“After you have spanked, take the child up on your lap and hug him, telling him how much you love him, how much it grieves you to spank him, and how you hope that it will not be necessary again. Then if he is still not restored, you are to check your own spirit to see if you have handled him roughly… [or] brought unholy anger on this holy mission, and if you have, seek forgiveness from God. If your child is still angry, it’s time for another round, ‘Daddy has spanked you, but you are not sweet enough yet. We are going to have to go back upstairs for another spanking'” (Tripp, 1995, p. 149).
As a Christ-follower I was a bit nervous about reading this book. I was concerned that its purpose was to rip Christians and the Bible apart. Having read it, I can assure readers that Hickmon does no such thing.
The title of the book is taken from Proverbs 13:24, “He who withholds his rod hates his son.” See here regarding how to accurately interpret the “rod” verses. The importance of this verse becomes clear when Josh uses music and stagecraft to reenact the rarely-told history of King Solomon—widely credited as the compiler of the Book of Proverbs. In these concert scenes, readers graphically witness that King Solomon, though gifted with wisdom from God, was also deeply flawed as a father, husband, and spiritual leader. He ultimately chose worldly sensuality and treasures over keeping with the wisdom that God gave him.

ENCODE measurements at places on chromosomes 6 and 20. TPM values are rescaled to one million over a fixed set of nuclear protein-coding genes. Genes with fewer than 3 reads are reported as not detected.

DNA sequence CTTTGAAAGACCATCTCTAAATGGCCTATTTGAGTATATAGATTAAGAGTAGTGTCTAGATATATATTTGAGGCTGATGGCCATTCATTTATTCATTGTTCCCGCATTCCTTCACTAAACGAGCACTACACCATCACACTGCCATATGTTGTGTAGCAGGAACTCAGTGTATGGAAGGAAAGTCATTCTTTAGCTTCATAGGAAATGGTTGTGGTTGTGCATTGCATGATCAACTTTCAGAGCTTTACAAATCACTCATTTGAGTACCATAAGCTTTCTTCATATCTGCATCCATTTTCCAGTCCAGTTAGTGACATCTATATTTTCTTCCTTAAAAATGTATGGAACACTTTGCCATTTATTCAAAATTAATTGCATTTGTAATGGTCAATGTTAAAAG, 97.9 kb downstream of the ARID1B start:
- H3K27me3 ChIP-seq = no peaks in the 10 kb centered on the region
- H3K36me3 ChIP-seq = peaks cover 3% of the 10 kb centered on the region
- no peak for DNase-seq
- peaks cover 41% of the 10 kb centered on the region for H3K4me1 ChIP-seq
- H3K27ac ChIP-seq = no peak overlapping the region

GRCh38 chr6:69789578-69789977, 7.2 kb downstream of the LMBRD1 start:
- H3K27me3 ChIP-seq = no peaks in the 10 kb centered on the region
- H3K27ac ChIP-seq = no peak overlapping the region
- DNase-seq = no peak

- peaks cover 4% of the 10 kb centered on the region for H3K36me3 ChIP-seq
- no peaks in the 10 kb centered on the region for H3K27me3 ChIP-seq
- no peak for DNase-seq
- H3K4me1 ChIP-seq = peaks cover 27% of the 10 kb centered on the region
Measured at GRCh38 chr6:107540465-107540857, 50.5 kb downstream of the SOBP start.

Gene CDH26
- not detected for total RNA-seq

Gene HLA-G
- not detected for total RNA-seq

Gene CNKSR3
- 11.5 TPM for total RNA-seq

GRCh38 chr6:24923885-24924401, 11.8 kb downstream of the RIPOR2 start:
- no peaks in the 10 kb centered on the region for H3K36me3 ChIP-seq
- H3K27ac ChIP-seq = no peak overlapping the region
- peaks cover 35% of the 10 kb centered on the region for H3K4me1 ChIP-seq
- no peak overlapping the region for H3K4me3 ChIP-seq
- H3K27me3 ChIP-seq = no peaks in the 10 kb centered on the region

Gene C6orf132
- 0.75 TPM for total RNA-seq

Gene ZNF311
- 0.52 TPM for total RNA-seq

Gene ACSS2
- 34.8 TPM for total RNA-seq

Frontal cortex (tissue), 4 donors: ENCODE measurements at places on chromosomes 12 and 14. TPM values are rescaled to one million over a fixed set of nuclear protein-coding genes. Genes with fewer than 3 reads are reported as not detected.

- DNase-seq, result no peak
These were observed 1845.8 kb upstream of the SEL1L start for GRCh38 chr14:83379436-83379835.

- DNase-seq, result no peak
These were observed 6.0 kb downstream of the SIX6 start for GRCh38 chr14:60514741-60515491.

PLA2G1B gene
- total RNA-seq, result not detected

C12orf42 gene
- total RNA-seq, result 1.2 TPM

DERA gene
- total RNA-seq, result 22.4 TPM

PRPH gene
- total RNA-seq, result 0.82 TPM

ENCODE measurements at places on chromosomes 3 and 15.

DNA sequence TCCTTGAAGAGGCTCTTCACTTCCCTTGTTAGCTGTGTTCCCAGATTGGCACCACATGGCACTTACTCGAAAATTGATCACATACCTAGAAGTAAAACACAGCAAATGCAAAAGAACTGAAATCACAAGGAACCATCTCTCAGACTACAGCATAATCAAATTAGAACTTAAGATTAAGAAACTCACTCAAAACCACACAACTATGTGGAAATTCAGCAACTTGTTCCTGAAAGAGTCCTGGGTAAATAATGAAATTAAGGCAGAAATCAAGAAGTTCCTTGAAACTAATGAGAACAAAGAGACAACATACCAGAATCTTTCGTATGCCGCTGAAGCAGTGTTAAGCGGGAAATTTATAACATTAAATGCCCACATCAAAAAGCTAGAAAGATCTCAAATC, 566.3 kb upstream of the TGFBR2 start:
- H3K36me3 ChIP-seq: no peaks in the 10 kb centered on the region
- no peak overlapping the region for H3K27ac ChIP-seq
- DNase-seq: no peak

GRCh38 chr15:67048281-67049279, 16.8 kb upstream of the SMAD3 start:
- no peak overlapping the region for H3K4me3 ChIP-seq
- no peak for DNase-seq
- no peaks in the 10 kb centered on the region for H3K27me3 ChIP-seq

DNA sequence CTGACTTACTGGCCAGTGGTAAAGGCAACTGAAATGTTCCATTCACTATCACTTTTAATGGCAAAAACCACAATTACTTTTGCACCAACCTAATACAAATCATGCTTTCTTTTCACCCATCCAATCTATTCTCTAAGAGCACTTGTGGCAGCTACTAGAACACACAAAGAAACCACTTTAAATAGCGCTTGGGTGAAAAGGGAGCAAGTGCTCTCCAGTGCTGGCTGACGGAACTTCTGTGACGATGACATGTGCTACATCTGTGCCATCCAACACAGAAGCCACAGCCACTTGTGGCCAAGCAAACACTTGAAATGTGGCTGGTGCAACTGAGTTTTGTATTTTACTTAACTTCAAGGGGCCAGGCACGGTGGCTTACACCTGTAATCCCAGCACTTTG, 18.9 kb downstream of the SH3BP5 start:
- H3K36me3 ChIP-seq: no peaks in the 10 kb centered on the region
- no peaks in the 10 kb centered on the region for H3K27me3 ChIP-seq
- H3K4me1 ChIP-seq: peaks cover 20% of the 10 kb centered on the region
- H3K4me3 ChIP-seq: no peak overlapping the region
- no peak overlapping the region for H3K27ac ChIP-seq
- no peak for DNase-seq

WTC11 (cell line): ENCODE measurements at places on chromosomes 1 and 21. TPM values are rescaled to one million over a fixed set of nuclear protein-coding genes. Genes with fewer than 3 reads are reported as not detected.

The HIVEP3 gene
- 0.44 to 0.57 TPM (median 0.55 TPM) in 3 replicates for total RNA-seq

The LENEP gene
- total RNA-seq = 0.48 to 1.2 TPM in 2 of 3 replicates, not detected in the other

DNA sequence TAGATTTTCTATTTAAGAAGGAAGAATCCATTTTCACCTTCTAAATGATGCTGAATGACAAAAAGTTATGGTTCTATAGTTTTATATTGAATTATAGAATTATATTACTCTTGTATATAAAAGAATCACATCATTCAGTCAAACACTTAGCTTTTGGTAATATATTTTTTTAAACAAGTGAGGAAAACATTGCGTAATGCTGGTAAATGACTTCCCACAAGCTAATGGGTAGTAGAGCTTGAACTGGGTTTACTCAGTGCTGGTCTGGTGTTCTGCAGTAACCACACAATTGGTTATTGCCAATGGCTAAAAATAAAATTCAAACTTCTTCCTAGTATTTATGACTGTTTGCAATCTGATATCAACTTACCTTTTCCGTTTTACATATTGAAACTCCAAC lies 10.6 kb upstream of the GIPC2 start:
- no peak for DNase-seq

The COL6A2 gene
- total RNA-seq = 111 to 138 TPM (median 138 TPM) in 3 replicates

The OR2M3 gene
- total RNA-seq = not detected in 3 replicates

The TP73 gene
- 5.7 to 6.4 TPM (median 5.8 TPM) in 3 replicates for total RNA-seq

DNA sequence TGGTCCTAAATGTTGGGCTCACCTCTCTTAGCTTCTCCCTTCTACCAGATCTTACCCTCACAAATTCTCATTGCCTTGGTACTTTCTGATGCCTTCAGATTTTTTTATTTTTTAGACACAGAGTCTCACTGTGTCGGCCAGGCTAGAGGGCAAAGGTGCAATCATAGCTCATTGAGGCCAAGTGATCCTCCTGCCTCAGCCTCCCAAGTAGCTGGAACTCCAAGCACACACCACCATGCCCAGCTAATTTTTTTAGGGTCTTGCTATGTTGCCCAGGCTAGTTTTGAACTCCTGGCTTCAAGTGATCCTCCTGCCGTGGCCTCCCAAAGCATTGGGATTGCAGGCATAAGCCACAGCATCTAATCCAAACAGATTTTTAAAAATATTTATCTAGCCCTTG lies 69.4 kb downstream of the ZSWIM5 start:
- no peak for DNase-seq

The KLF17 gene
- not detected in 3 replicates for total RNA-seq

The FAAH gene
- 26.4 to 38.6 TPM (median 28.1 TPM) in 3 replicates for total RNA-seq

“Solomon was a great ruler who sowed the seeds of the dissolution of his empire and his kingdom was split into two after he died. Solomon’s blunder was that, as he got older, accumulating personal wealth became more important than building up his country. His love for foreign women caused him to accumulate a ridiculous number of wives (I Kings 11:1-4). As Solomon himself noted, leaders need wisdom, understanding, righteousness, and truth to ensure the success of their reign. Wealth, fame, beautiful women, and incredible edifices are not what leadership is all about. God himself praised a young Solomon for choosing wisdom and justice over wealth, longevity, or power over his enemies (I Kings 3:10-11), but it seems that he forgot about his mission” (Friedman, http://academic.brooklyn.cuny.edu/economic/friedman/moralleadership.htm).
Hickmon’s ultimate point is made when Josh, while being questioned about his possible connection to a string of murders, points out how Solomon’s seemingly harsh, authoritarian prescriptions violate Christianity’s important ideals: “Jesus didn’t burden his disciples with impossible demands or whip them into automatic obedience. Rather, Jesus said ‘My yoke is light,’ and demonstrated his authority by kneeling to wash his servants’ feet. On the subject of physical punishment, Jesus said, ‘Whoever is without blame, cast the first stone.’ And while Solomon dismissed children as fools, Christ insisted, ‘Heaven is ruled by such as these'” (Hickmon, 2013, p. 47). Yes, the entire Bible is divinely inspired. However, Jesus changed everything when He suffered and died on the cross for humanity’s sins. Jesus desires mercy, not sacrifice.